How Leaders Succeed and Fail at Communicating Change to Subordinates

Spending Review Briefing, Birmingham, November 2010.

[We’re pleased to welcome Timothy Hartge of University of Michigan-Dearborn, who co-authored an article published in International Journal of Business Communication, entitled “Leaders’ Behaviors During Radical Change Processes: Subordinates’ Perceptions of How Well Leader Behaviors Communicate Change” with co-authors Thomas Callahan of University of Michigan-Dearborn and Cynthia King of Naval Post Graduate School.]

  • What inspired you to be interested in this topic?

As a member of the research team and a former senior manager in the marketing and advertising for 35 years, I was always fascinated by what management communications methods and techniques propelled subordinates into action. Change being the constant in business, and so critical to management success, it seemed appropriate to look at effective communications and quantify what leadership communication behaviors worked and what didn’t during critical change periods.

  • Were there findings that were surprising to you?

What was a pleasant surprise, when we sat back to look at what we had done, to us, we seemed to quantify the meaning of “Walk the Talk”. Also, some surprising findings; the expectations of management, communicating frequently critical behaviors suchBPCQ/IJBC3.indd as providing resources, soliciting feedback and driving change, the results showed that this may lower subordinate perceptions of change. By not meeting subordinates’ expectations, the communications change messages are not successful in affecting change. In reality, not all subordinates believe that these leader communications behaviors are relevant or important. The high frequency of behaviors that they consider unimportant can result in lower perceptions of successful change.

  • How do you see this study influencing future research and/or practice?

We believe that future research should focus on samples from a larger number of firms experiencing significant change. We believe a unique contribution to leadership communications is related to the validation and refinement of findings from qualitative research through quantitative methods. From the King, Brook, and Hartge. (2007) Interviews with senior executives, we derived communications, and behavioral factors that senior executives said were effective during times of financial and market crises and we tested that hypothesis. More work should be done to validate both of these contributions to the literature of management change communication.

The abstract:

This research asked 252 upper-, middle-, and first-line-level managers in organizations experiencing radical change to assess the effects of their own leaders’ communications and behaviors on their perceptions of the change process. Results indicated that the frequency of exhibition of most behaviors by leaders positively affected subordinates’ perceptions of change. For three types of behaviors, soliciting upward feedback, driving change, and providing resources, the importance of these behaviors to the subordinates’ moderated perceptions of the change process. Discussion of these results and their implications conclude the study.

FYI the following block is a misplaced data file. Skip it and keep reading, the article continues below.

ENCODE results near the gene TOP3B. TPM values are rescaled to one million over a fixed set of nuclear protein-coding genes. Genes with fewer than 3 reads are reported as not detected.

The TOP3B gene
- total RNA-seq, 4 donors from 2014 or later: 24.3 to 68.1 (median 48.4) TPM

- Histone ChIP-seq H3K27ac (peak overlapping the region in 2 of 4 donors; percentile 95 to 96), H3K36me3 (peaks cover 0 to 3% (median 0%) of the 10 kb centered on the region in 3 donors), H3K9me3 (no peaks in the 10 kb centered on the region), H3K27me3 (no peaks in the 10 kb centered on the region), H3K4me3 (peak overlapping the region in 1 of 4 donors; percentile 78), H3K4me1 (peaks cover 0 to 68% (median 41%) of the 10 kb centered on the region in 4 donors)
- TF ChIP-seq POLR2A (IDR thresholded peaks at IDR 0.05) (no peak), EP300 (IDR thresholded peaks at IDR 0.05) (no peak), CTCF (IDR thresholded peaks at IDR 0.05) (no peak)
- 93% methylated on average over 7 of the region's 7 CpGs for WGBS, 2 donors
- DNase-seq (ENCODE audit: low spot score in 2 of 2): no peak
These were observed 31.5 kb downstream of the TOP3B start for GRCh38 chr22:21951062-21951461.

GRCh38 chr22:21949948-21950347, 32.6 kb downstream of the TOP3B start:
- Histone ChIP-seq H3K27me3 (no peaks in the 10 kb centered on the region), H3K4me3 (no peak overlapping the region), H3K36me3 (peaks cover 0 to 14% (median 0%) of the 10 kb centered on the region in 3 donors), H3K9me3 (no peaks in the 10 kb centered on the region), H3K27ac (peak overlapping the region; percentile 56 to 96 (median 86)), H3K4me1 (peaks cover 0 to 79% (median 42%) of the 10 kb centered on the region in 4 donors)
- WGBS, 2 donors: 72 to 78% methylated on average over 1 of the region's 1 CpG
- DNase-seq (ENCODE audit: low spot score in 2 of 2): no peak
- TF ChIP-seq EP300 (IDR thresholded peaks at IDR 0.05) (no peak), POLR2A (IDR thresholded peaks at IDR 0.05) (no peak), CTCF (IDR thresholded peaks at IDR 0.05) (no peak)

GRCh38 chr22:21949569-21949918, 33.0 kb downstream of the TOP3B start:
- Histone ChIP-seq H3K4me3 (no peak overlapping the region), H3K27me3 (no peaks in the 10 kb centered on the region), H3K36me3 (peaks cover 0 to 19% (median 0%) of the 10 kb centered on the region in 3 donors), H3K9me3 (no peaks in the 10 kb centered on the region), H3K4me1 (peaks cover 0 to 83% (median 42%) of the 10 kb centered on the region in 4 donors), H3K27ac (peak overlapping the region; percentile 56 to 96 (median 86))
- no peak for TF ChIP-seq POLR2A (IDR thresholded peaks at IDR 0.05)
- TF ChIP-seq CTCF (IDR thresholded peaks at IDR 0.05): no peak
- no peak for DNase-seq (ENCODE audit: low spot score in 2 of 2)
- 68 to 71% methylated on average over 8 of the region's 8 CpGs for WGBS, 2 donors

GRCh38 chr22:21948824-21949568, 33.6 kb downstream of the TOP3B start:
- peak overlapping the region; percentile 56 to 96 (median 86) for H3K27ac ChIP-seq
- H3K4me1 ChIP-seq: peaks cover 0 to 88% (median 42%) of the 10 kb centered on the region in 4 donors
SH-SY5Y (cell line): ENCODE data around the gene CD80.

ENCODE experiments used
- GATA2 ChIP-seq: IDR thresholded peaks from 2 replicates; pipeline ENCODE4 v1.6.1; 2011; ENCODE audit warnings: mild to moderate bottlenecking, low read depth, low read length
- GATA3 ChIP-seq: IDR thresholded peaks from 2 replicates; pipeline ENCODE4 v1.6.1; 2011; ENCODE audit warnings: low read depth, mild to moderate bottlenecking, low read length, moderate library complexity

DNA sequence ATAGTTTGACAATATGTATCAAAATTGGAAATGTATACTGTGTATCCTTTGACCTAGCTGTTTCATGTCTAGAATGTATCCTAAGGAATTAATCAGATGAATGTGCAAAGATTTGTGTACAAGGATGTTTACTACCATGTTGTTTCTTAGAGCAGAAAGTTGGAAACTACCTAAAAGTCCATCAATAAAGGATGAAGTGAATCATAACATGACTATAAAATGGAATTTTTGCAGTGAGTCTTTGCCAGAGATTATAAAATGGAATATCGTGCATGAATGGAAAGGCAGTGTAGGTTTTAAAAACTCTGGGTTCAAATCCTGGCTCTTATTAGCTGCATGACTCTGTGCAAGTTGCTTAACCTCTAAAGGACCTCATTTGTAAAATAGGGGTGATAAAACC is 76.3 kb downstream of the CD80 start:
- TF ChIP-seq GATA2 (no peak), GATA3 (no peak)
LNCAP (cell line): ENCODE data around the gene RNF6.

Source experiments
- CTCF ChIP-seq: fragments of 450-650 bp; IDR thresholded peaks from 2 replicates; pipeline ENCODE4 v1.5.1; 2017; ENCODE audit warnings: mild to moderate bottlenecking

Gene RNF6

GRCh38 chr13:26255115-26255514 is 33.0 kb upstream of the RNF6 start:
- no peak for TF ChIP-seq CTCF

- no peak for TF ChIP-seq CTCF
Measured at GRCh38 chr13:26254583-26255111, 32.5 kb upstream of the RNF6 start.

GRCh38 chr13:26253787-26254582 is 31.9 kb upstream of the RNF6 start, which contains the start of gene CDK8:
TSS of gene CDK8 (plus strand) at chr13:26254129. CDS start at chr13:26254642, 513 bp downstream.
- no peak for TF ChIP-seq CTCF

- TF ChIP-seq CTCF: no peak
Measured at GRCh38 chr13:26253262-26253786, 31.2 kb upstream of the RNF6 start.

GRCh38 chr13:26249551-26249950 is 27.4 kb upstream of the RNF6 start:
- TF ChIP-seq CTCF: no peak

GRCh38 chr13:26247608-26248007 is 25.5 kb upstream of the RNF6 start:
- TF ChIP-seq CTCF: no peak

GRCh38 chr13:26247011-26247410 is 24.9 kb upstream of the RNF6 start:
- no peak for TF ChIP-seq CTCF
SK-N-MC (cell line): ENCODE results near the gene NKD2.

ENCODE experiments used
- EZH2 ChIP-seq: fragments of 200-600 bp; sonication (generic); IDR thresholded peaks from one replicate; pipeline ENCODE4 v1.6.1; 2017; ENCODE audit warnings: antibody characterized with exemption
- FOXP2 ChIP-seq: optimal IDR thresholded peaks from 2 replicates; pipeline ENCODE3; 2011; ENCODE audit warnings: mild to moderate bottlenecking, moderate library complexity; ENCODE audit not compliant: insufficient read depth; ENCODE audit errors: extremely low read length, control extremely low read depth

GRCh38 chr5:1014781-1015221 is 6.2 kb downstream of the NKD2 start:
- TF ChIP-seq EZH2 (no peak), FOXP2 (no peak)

You can read “Leaders’ Behaviors During Radical Change Processes: Subordinates’ Perceptions of How Well Leader Behaviors Communicate Change” from International Journal of Business Communication free for the next two weeks by clicking here. Want to know all about the latest research from International Journal of Business CommunicationClick here to sign up for e-alerts!

*Meeting image credited to highwaysengland (CC)


Timothy Hartge is participating marketing communications faculty at the College of Business, at the University of Michigan-Dearborn, and Intermittent Lecturer at The University of Michigan, Ann Arbor. His research focuses on leaders and how they make high quality connections (HQC’s), also, improving management communications during change, or transformation.

Thomas Callahan is an emeritus faculty at the University of Michigan-Dearborn. His research interests have included buyer-supplier relationships, employee pay, and retirement plans, educational and career choice, and leadership. He has been the recipient of the Scholarly Achievement Award from the Human Resources Division of the Academy of Management.

Cynthia King is assistant professor of Management Communication and associate director of the Center for Defense Management Reform at the Naval Postgraduate School in Monterey, California. King’s research focuses on rhetorical criticism and discourse analysis of spoken and written texts, with an emphasis on the relationship between language and meaning in organizational contexts.

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